Your room will have a Tokoma (an alcove built into the wall used for placing flower vases and hanging scrolls), a glass enclosed sitting area separated by a Shoji (sliding paper door), and several Zabuton (cushions) for sitting. Your hostess will show you where to place your luggage. If it rains at night, please be sure to close the outside glass window. Usually a maid will bring tea for you, and you can sit on the zabuton and relax and enjoy your tea.
During your stay, a Yukata (robe) is provided for you. You can wear the yukata in your room, around the ryokan, and if you like you can wear it when you take a short walk near the ryokan. If it is cold, a Tanzen (outer robe) will be provided. Wear the tanzen over the yukata.
Before dinner is a good time to take a bath. You may use the bath in your room or you may use the large public bath in the ryokan. When you arrive at the public bath, put all of your clothes into the baskets in the changing room. Take the small towel provided for you, and go into the bathing room. The large public bath you will see is only for soaking your body. Cleaning your body is done in the bathing area outside the public bath. There will be small plastic stools, soap, shampoo, and a mirror provided for the guests. When you have finished cleaning yourself and there is no soap left on your body, step into the public bath. If the public bath is unbearably hot, you can adjust the temperature a little by running a cold water into it.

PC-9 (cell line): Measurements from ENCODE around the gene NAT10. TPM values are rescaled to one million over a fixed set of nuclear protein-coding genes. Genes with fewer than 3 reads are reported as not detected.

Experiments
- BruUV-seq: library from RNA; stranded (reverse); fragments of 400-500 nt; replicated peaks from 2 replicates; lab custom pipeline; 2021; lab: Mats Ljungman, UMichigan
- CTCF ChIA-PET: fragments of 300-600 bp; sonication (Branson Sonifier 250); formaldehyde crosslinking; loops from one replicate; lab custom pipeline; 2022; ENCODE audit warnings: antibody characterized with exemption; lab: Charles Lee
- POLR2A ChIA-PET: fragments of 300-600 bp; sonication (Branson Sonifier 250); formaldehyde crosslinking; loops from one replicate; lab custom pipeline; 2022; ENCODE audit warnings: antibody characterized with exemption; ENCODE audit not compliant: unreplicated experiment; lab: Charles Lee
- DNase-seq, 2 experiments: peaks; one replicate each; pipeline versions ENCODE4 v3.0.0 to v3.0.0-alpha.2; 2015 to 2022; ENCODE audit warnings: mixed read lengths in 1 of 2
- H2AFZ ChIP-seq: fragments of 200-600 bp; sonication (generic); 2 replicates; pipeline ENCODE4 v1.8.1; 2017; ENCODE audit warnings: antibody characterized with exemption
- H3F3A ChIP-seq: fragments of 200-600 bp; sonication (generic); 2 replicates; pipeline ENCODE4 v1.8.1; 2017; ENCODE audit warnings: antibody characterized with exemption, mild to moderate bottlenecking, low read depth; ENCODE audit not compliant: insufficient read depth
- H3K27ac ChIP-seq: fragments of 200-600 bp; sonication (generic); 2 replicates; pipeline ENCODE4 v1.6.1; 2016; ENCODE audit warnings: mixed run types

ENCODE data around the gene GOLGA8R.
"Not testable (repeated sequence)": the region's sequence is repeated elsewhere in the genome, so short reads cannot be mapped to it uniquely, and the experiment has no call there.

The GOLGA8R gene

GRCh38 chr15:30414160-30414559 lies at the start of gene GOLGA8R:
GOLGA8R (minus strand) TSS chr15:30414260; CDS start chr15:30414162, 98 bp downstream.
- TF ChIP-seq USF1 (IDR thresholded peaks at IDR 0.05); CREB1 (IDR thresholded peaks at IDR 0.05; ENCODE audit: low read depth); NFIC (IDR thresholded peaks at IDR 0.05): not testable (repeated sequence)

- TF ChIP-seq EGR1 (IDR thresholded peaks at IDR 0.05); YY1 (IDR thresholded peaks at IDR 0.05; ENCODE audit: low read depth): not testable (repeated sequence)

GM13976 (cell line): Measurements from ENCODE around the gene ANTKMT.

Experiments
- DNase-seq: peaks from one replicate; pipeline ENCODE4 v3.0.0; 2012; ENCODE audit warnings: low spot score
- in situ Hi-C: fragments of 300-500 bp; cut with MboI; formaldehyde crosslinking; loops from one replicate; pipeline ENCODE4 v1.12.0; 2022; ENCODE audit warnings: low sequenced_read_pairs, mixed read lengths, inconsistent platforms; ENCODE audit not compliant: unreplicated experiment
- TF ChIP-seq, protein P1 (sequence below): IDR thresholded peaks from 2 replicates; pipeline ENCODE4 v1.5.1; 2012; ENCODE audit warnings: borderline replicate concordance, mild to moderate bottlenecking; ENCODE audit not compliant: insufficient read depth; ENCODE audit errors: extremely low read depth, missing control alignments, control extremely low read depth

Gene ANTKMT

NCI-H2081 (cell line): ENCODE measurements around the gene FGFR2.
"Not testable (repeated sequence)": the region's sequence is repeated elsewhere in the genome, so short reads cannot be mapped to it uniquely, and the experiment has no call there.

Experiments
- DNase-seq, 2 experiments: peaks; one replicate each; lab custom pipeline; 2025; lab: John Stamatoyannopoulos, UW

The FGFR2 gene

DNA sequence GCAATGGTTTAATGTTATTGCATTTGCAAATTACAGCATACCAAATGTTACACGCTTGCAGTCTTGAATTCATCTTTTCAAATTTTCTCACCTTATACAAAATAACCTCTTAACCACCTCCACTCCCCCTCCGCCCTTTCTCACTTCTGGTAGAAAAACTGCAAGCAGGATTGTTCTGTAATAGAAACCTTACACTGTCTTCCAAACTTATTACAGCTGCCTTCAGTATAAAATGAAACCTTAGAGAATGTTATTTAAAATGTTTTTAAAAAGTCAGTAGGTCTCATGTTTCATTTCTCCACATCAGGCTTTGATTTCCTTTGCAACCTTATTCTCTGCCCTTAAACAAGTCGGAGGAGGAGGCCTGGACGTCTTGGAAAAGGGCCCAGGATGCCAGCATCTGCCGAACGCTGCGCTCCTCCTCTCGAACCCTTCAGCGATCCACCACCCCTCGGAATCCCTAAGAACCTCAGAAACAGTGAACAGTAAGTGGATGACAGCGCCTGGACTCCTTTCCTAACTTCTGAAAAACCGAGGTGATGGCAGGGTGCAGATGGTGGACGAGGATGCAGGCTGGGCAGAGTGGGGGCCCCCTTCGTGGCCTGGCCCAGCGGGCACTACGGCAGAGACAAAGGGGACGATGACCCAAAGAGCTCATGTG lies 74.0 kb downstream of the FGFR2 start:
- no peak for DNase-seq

In the evening, the maid will either serve your dinner in your room or you will eat in the dining room. When you have finished eating, the maid will clean your room and prepare the Futon (quilt bedding) for you to sleep on.
THE OKAMI AND RYOKAN STAFF
The okami not only bears the greatest responsibility for waiting on and taking care of guests but also acts as the chief service manager on behalf of the ryokan.